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Motivational Interviewing : A look at behavior changing therapy

BOSTON, MA — A type of counseling called motivational interviewing may help people change behaviors such as addictions, the March issue of the Harvard Mental Health Letter reports.

Motivational Interviewing & Behavior Therapy

As the name implies, during motivational interviewing, the mental health professional asks questions and acts as a partner in dialogue rather than giving advice or instruction. The counselor tries to make the clients feel comfortable examining all aspects of the behavior, including their own mixed feelings about change. The Harvard Mental Health Letter says that this method is often best suited for people who do not yet see they have a problem or who have not yet decided to do something about it.

Effectiveness of Behavior Modification Therapy

How effective is it? An analysis of controlled studies found that, when used in connection with other therapies, motivational interviewing is as effective as most treatments for alcohol and drug problems, and often quicker and less expensive. Motivational interviewing has also been found helpful in treating bulimia, persuading schizophrenic patients to continue taking antipsychotic drugs, and encouraging people with diabetes and hypertension to change their diet and exercise habits. However, in one study, it failed to help people quit smoking, and in another, it did not prevent unprotected sex and intravenous drug use in people at risk for HIV/AIDS.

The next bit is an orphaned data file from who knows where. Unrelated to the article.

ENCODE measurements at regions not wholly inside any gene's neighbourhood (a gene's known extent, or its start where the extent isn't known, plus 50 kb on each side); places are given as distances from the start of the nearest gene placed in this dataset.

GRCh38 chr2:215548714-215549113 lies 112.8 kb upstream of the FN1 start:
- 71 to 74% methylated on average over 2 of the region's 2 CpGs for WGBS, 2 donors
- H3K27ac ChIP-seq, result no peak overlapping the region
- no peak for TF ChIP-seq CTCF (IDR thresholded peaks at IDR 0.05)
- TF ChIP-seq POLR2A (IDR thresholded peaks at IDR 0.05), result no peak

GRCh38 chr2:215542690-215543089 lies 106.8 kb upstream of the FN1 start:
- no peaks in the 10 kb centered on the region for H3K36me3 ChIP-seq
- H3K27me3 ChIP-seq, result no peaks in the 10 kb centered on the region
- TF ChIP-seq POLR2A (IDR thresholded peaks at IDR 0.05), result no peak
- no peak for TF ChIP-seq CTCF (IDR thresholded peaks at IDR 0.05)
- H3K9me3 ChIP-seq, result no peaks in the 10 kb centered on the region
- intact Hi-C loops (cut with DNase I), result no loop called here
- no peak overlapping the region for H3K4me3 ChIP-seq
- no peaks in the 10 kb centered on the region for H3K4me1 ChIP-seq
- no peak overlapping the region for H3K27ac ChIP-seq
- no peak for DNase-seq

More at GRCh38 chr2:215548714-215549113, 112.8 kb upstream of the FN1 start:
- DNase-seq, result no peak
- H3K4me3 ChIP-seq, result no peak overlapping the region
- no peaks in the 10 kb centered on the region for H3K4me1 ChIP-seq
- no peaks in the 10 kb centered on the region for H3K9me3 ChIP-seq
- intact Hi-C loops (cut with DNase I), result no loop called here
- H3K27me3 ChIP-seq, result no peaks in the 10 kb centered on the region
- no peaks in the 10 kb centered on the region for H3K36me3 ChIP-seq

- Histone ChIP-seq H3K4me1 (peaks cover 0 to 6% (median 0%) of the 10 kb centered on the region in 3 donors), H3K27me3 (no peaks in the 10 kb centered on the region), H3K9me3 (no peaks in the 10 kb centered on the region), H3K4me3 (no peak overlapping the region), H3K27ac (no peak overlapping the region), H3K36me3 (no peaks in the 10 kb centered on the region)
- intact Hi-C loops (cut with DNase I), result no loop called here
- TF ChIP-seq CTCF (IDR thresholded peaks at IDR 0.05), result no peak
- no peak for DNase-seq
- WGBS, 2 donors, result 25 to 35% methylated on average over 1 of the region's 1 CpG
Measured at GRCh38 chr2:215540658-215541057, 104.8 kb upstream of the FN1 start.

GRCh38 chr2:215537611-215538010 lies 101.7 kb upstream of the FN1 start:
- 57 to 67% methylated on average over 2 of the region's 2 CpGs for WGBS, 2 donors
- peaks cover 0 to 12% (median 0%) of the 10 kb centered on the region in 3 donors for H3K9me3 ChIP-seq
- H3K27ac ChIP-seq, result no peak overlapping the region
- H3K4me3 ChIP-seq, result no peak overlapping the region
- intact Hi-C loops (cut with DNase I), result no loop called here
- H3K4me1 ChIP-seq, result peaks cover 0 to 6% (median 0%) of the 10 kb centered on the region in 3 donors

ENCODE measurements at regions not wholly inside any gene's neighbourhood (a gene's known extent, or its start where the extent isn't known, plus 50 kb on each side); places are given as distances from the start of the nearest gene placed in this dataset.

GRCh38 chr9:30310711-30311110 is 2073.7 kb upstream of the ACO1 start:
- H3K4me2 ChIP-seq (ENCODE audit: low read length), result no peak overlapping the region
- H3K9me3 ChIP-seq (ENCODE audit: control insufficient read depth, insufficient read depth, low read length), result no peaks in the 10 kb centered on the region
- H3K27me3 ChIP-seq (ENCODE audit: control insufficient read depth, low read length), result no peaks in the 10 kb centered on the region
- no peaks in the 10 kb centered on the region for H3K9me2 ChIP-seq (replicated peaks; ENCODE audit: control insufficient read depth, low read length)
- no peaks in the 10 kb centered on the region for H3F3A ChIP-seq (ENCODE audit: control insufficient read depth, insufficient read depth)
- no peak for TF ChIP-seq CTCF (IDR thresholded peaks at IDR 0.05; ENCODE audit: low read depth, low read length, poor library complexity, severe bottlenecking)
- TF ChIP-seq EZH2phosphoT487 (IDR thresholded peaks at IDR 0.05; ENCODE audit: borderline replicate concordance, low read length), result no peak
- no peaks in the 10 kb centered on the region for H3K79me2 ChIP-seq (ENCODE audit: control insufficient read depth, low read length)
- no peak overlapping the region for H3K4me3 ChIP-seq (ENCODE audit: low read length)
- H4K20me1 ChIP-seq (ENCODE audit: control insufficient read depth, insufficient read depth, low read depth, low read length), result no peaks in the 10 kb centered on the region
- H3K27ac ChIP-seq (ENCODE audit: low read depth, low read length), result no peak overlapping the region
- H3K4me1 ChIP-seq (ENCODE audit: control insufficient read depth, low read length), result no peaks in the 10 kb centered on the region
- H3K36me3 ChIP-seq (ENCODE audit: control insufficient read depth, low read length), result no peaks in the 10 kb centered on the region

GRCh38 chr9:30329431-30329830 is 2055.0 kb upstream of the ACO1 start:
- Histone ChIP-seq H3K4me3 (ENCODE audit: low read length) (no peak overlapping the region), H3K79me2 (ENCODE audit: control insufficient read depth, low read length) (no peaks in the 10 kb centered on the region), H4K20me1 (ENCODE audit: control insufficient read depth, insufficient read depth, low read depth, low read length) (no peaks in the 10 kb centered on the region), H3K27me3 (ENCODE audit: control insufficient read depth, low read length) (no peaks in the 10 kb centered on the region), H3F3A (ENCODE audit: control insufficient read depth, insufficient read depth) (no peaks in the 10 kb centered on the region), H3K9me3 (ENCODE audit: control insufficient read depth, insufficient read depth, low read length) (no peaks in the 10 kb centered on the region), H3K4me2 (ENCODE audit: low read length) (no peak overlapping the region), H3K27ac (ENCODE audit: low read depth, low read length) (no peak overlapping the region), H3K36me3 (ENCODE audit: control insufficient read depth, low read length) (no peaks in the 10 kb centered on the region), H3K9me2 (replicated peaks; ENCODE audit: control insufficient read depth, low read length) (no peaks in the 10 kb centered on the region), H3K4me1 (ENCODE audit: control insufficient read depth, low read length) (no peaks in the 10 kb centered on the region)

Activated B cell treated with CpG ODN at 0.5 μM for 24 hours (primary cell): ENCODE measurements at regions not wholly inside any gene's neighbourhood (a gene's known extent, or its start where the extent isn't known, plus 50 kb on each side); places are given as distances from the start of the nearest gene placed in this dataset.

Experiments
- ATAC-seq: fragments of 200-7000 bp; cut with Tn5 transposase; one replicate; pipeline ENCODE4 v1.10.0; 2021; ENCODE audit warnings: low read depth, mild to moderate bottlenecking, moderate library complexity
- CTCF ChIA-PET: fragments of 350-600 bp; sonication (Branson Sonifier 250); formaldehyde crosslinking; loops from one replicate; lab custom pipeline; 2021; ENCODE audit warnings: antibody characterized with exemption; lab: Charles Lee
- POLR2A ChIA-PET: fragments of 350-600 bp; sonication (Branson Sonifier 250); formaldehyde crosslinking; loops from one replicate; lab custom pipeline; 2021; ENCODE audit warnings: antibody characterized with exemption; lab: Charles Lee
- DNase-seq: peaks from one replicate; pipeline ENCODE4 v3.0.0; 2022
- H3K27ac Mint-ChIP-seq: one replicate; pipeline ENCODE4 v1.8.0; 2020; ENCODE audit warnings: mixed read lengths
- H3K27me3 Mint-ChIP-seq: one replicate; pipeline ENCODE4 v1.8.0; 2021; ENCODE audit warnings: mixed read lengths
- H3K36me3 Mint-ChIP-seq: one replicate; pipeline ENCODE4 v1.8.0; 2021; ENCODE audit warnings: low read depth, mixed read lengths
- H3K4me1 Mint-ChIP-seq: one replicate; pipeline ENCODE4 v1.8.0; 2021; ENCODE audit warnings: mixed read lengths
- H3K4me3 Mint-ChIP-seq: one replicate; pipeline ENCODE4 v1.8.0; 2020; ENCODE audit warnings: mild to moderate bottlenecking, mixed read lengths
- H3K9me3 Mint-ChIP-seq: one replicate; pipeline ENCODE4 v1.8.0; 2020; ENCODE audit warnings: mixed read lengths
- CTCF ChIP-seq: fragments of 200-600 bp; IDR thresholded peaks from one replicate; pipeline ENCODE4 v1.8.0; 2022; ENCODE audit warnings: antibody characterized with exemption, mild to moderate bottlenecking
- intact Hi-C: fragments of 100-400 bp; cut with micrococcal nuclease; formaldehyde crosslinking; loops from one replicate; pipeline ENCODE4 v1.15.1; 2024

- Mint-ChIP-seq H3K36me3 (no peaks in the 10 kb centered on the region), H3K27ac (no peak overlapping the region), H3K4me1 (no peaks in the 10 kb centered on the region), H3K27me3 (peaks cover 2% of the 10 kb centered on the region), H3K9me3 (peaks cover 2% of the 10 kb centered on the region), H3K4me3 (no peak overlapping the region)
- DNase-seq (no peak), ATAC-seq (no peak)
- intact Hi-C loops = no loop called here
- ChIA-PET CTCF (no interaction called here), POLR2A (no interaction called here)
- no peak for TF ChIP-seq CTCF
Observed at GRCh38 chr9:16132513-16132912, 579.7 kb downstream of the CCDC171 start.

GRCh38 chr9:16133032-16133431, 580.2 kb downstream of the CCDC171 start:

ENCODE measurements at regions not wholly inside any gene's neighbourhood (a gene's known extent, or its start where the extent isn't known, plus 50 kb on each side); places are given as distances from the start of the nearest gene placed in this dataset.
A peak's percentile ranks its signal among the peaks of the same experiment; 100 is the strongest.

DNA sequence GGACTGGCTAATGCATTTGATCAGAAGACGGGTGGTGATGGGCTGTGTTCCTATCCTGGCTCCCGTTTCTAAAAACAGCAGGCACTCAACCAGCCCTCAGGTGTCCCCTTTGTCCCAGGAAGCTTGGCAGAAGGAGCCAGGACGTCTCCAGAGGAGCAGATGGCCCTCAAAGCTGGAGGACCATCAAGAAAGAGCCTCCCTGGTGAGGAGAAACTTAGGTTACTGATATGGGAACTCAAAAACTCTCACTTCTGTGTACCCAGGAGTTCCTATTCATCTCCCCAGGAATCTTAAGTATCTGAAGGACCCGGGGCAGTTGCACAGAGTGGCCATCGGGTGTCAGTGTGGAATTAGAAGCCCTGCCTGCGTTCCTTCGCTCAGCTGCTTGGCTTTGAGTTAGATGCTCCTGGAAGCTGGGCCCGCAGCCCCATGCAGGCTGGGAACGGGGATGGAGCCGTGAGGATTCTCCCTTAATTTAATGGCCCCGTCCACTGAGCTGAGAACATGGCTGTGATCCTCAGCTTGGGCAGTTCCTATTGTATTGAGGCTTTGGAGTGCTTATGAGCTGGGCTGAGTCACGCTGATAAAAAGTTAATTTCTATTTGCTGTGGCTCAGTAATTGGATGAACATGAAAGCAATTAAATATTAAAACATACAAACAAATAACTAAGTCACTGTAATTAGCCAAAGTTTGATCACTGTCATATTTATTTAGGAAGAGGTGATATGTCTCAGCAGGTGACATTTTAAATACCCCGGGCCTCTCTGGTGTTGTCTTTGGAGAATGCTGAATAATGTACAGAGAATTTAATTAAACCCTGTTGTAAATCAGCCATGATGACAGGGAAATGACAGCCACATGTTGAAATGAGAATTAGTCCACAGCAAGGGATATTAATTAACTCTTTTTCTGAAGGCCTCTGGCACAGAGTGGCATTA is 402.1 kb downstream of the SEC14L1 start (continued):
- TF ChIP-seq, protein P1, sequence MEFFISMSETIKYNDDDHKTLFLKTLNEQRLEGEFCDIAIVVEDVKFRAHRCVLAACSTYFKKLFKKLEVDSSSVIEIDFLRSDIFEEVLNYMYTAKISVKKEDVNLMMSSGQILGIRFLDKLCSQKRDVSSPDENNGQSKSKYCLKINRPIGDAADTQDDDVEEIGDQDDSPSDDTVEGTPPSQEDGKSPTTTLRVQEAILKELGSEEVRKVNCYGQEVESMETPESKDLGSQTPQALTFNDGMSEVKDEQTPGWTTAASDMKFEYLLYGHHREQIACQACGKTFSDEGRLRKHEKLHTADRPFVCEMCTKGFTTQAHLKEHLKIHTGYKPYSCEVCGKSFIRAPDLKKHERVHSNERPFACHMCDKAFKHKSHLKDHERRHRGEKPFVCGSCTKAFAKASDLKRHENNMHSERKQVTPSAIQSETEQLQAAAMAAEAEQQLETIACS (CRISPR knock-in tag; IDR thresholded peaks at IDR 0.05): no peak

Effectiveness of Motivational Interviewing

Motivational interviewing has not been tested by itself. But according to the Harvard Mental Health Letter, its uses are not necessarily restricted to formal counseling, and it can be incorporated into a wide range of programs for brief treatment and prevention of psychiatric disorders and other health problems.

Also in this issue:

Tracing the roots of schizophrenia in the genome and the brain Nocebos: The opposite of placebos Preventing relapses of depression without medication Is there a price to pay for cutting back on sleep?

More Harvard Health News »


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Harvard Health Publications publishes four monthly newsletters--Harvard Health Letter, Harvard Women's Health Watch, Harvard Men's Health Watch, and Harvard Heart Letter--as well as more than 50 special health reports and books drawing on the expertise of the 8,000 faculty physicians at Harvard Medical School and its world-famous affiliated hospitals.